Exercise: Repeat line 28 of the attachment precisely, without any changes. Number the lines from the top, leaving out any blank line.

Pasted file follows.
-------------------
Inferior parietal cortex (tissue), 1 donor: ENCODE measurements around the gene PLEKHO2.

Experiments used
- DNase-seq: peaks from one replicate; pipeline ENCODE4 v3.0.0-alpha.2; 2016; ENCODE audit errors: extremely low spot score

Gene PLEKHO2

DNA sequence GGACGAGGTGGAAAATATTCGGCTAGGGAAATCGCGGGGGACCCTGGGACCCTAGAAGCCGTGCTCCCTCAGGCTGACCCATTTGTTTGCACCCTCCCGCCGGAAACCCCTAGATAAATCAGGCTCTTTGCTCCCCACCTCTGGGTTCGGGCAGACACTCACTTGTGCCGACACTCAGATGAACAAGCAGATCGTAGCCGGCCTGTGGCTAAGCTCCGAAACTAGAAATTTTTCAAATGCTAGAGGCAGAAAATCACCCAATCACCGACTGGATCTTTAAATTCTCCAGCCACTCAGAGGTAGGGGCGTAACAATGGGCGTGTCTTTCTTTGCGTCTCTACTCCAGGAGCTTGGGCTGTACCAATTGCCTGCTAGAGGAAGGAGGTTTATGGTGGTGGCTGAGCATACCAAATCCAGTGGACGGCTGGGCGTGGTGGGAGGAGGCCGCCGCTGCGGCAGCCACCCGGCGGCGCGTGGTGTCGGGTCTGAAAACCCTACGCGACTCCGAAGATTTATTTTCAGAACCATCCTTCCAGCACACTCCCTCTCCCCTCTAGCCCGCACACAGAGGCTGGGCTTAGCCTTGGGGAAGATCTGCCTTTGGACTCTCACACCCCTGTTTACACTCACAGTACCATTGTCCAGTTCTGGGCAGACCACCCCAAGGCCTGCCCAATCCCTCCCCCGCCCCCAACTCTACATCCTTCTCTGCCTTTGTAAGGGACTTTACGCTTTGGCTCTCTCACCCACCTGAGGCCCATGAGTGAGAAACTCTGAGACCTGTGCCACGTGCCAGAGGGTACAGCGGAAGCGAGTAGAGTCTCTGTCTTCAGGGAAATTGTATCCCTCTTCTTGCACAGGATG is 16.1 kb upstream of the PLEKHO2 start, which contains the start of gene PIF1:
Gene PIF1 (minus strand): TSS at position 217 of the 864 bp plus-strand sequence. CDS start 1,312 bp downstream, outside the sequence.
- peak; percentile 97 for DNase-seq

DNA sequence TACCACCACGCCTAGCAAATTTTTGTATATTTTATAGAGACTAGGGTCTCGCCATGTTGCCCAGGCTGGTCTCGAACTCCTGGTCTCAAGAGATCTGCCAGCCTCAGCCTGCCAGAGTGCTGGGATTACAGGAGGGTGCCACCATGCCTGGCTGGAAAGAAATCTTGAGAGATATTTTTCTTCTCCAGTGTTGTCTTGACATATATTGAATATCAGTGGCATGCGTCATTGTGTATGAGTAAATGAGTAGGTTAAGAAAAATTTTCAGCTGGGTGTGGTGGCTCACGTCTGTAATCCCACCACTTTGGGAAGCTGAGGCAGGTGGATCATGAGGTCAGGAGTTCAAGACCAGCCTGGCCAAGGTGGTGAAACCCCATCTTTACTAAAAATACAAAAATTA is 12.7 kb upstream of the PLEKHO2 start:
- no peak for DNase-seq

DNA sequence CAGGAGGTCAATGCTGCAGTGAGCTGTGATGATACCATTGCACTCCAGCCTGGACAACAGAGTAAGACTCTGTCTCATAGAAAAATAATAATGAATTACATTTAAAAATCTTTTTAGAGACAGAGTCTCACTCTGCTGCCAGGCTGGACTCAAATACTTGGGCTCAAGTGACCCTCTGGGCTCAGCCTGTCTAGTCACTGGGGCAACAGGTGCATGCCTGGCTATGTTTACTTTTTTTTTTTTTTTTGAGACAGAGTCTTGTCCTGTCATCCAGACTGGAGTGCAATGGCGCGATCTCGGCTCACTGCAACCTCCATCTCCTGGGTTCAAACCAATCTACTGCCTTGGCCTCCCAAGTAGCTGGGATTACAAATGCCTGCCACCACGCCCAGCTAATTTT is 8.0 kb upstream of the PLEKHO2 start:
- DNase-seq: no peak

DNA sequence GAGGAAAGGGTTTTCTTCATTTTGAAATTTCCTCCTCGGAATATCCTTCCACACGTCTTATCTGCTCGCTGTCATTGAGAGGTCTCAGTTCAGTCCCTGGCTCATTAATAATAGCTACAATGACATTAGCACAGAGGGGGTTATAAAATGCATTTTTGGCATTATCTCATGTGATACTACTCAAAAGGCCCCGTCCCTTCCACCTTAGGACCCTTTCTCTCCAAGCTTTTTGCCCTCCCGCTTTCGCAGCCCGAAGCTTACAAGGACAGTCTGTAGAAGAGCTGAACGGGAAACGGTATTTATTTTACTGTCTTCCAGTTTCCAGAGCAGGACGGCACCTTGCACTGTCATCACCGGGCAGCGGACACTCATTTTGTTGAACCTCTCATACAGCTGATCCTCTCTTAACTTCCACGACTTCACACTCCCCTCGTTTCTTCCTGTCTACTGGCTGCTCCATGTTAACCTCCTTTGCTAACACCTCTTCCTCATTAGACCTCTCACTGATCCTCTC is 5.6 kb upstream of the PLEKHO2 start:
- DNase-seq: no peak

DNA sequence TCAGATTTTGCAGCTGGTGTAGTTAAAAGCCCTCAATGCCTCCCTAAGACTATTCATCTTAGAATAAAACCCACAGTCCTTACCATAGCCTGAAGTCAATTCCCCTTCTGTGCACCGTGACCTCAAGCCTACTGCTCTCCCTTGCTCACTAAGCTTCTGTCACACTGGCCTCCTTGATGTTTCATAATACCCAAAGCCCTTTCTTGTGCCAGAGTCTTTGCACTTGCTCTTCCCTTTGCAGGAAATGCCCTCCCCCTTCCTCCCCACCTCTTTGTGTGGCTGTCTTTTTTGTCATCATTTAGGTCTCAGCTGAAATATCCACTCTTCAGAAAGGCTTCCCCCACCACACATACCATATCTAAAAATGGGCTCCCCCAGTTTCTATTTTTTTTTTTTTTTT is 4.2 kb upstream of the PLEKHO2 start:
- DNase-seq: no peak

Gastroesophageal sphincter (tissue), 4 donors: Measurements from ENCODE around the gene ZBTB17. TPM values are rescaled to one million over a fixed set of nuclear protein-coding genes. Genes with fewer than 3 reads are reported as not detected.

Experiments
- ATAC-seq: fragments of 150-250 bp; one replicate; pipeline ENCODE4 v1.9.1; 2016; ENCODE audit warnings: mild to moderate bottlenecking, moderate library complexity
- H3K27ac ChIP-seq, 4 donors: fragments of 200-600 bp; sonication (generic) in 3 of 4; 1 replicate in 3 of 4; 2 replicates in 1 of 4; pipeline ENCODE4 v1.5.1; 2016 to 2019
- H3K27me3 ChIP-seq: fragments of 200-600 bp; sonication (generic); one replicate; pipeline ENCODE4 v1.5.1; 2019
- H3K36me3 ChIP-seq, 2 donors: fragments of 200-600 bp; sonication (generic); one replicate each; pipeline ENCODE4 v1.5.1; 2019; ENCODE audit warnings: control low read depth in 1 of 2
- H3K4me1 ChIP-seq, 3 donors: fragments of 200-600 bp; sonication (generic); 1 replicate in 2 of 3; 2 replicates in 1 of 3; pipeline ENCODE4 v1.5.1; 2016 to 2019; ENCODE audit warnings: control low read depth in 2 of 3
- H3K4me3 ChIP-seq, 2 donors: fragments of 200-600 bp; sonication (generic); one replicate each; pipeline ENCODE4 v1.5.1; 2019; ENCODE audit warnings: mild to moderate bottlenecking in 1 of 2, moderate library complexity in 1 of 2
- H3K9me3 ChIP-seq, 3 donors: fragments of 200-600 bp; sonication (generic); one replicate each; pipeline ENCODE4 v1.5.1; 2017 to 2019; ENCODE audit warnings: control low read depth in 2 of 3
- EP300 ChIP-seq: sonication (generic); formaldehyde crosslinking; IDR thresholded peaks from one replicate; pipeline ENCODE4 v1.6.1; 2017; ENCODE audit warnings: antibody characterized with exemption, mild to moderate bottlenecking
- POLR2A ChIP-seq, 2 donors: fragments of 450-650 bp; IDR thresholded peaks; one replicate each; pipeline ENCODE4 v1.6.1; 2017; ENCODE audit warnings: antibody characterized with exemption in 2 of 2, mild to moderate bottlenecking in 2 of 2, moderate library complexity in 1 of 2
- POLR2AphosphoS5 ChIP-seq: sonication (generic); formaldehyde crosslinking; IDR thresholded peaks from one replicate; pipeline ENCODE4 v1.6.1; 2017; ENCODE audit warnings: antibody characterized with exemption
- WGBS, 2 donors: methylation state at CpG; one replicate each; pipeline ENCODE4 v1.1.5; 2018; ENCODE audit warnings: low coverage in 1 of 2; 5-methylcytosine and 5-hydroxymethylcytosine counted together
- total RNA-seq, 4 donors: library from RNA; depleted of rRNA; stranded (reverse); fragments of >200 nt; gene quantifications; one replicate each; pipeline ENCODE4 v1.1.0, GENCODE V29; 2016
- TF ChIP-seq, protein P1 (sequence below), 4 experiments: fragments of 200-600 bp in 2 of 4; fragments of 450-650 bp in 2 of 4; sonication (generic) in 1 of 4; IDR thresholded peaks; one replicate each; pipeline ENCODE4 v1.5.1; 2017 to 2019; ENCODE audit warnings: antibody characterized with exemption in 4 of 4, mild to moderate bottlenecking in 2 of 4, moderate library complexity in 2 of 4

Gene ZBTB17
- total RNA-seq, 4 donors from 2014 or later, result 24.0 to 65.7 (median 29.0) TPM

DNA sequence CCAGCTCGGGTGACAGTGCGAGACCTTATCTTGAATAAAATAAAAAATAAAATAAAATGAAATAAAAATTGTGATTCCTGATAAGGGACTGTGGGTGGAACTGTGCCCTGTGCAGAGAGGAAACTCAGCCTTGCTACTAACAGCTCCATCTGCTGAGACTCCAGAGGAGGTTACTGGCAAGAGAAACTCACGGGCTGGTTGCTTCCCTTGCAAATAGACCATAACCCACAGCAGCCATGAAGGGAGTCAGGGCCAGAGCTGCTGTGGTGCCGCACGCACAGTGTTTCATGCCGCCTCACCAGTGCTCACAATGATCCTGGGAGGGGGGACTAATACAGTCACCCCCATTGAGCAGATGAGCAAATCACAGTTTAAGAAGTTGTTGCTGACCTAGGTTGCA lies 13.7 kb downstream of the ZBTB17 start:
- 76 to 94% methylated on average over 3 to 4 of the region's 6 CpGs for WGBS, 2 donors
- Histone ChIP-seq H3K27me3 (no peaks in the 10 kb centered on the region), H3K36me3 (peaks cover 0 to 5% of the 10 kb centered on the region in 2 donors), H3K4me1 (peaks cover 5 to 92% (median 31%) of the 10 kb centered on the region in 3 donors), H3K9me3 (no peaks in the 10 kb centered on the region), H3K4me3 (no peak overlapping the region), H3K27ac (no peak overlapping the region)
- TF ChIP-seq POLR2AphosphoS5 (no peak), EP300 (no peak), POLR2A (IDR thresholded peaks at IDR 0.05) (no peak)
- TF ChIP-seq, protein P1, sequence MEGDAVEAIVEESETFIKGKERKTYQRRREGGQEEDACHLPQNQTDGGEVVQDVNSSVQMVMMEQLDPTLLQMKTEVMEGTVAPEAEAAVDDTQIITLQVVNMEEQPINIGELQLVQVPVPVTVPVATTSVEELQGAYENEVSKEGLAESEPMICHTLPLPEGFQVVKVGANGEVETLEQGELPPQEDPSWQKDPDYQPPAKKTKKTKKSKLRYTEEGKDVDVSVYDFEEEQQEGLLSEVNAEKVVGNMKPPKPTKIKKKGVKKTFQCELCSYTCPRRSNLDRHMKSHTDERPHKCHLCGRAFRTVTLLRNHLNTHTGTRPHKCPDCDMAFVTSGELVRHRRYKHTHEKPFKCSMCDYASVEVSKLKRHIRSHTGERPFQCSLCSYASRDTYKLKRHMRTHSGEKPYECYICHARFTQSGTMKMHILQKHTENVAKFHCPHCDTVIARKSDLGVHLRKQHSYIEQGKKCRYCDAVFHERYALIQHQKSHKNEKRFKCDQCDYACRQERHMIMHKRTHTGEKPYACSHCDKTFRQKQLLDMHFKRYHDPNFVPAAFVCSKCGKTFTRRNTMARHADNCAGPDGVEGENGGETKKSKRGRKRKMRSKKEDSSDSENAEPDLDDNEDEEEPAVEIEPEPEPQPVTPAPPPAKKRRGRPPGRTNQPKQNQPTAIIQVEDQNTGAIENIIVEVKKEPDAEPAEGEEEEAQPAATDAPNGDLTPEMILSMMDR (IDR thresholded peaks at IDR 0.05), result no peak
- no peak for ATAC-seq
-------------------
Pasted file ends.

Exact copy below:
- WGBS, 2 donors: methylation state at CpG; one replicate each; pipeline ENCODE4 v1.1.5; 2018; ENCODE audit warnings: low coverage in 1 of 2; 5-methylcytosine and 5-hydroxymethylcytosine counted together